I teach games development and my students are all potentially the next generation of games developers, whether in 3D modelling, texturing, animating or programming. You may have an interest within the games industry that relates to the above areas but I’m sure one question rattles around in your mind….. “do I have what it takes to succeed in the ever growing and competitive Games Industry?” A good concept board artist can easily identify the story that the audience wants in any different genre.
The obvious answer would be “YES OF COURSE YOU DO!”
Now while that may be true on the most part, in this article I will explain as honestly as I can how difficult it can be and how to make it easier for yourself. There are two routes to get into the games industry and I will explain both below.
Route 1: Education and Qualifications.
We all know the importance of getting through education with sparkling colours and top marks and that in fact is VITAL. With a good grade in your CV you get looked at as a candidate, on the other hand if you hold a low graded qualification then your application may not even get looked at. This is not only valid across the games industry but across ANY industry. Better grades equal better prospects for a better job…END OF!
It is not good enough to just scrape through education, it is not good enough to just THINK that everything will turn out fine and that you will find a job in the games industry because you hold ‘a’ qualification. You have to want to BE THE BEST, it’s as simple as that. You have to be determined, focussed, prepared to dedicate hours into creating the best possible work, push yourself to the limit and then some.
Back to the point of creating the best possible work that you can… Well it’s simple isn’t it? Potential employers in the games industry will always look for a good portfolio, in fact they will look for an OUTSTANDING portfolio. You need to demonstrate that you can stick within a poly count, if applying for a character modelling job you must show that you understand human anatomy and the human figure. Also that you can texture well because a model can be great but can be let down with a badly painted and stretching texture. The same applies for applying for a concept artist job, you need to show that you understand the human figure, that you can shade well, understand lighting and shadows, and also the composition of an environment/scene. So from THIS point you should always create your work with the intention of including it into your portfolio. With that mindset you will automatically show an extra desire to create work of better quality and finesse, I mean after all it could be seen by potential employers so you need to feel that bit of pressure.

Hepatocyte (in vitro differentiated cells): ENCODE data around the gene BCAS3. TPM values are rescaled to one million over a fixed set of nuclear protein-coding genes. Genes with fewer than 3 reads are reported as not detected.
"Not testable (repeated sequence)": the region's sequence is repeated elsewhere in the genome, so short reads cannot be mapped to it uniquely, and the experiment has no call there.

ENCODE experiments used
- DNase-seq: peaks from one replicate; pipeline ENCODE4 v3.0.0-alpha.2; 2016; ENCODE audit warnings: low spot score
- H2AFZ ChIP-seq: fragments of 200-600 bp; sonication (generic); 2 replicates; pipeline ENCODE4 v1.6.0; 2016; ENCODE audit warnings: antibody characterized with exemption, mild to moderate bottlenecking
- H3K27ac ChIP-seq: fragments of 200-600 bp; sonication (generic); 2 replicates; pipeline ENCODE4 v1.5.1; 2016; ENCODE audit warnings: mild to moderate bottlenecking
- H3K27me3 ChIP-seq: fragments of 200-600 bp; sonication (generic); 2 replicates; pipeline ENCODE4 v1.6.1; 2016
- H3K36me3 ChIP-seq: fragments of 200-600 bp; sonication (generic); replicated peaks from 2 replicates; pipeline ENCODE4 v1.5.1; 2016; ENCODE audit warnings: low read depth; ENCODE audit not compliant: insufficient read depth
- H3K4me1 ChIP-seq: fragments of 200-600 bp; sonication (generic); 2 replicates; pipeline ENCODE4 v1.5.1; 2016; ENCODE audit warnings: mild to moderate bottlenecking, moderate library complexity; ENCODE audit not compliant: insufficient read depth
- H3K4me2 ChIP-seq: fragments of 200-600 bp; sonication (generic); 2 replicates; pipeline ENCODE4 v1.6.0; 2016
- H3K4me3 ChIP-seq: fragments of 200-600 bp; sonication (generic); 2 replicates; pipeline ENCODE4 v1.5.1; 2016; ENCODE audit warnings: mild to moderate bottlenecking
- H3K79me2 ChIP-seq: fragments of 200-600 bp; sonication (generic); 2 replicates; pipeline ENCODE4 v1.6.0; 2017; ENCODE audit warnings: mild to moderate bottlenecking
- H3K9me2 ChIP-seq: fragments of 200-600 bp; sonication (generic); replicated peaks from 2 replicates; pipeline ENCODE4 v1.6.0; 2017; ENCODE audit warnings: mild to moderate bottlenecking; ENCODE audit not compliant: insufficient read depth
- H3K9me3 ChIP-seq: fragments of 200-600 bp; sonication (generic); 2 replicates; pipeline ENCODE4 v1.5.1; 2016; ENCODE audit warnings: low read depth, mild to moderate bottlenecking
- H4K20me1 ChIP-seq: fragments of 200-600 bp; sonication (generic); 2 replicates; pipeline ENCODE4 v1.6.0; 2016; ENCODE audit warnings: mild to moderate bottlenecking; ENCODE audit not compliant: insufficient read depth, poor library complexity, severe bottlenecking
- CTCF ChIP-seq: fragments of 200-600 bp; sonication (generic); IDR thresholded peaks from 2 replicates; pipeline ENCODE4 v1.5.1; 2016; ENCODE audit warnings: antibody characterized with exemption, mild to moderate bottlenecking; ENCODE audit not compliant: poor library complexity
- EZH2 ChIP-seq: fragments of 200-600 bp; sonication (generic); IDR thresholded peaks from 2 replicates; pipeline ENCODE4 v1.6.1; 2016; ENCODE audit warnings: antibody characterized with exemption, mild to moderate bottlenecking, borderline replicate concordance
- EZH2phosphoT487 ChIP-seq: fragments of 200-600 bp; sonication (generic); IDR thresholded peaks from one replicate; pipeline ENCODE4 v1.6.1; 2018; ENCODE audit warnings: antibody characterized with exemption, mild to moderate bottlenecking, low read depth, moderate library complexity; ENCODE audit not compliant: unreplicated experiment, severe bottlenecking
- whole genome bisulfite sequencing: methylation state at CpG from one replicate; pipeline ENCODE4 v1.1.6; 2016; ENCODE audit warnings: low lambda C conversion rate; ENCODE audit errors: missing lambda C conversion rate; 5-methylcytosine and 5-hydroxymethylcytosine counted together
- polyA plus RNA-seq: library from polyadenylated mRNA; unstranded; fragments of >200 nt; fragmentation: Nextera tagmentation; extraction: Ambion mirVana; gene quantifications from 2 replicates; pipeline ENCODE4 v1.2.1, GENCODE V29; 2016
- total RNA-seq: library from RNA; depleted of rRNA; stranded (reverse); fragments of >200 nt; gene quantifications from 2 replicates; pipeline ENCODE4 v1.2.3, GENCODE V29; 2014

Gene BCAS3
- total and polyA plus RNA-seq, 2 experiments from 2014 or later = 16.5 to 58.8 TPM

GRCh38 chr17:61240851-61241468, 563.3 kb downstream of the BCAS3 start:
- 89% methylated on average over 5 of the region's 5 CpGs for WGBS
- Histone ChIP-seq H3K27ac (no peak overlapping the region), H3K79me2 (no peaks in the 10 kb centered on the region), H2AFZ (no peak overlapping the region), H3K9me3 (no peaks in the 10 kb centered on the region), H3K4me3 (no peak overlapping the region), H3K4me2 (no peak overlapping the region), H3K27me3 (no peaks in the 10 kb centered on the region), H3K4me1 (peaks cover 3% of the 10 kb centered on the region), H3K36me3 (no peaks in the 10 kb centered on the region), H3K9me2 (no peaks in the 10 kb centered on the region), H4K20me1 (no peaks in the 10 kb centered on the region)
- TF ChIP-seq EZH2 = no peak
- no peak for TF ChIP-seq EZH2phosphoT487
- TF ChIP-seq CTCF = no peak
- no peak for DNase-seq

As long as you stay along those lines your portfolio should be heading along the correct lines.
Route 2: Without Qualifications
Now with me being a lecturer in games development I could say that attempting to gain employment in the games industry without a qualification is plan stupid. Now on most parts that is true, but there is a small grey area where you may be considered. What you would have to do is read through the portfolio guidelines mentioned above and dedicate your life to them, so to speak. In simple terms you must have an absolutely OUTSTANDING portfolio demonstrating a vast number of assets/characters using creativity and flair. You need to shine, stand out, sell yourself as the best.
This is by no means the recommended way to do it, but I just thought it was important that it is not impossible to go down this route, it’s just DAMN HARD!
You should always seek feedback on your work from colleagues, peers, friends or family. Feedback is great because it provides you with areas that you may not see that require developing. There are some great online forums that allow you to post your work up for feedback. There are a vast number of professionals that love to share their knowledge with up and coming designers. Don’t be afraid of getting your work slated or ‘torn to bits’ as forum members will only look to provide constructive criticism.
I will keep this short, if you wish to gain employment in the games industry it is HIGHLY recommended to gain a qualification in the field (I’m talking about University here!). If you don’t hold a qualification (and in fact this applies even if you do hold a qualification) then you have to work extra hard to create work that is as close to perfection as possible. Make use of normal maps to add additional detail to your models and demonstrate that you can use a variety of different skills. Don’t forget that there will be hundreds if not thousands of other hopefuls applying for the same job so you have to push yourself to stand out, create work that makes use of many techniques and to shine like a beacon to the games studios…. you need to make them think “WE NEED THIS GUY/GIRL WORKING FOR US”.
At the end of the day you will get out as much as you put in, so if you’re lazy and expect a job to fall on your lap then think again, but if you’re hard working, determined and create good looking work then you have every chance of getting into the games industry.
Learn the Skills to Become a Games 3D Artist at [http://3dstep.co.uk]
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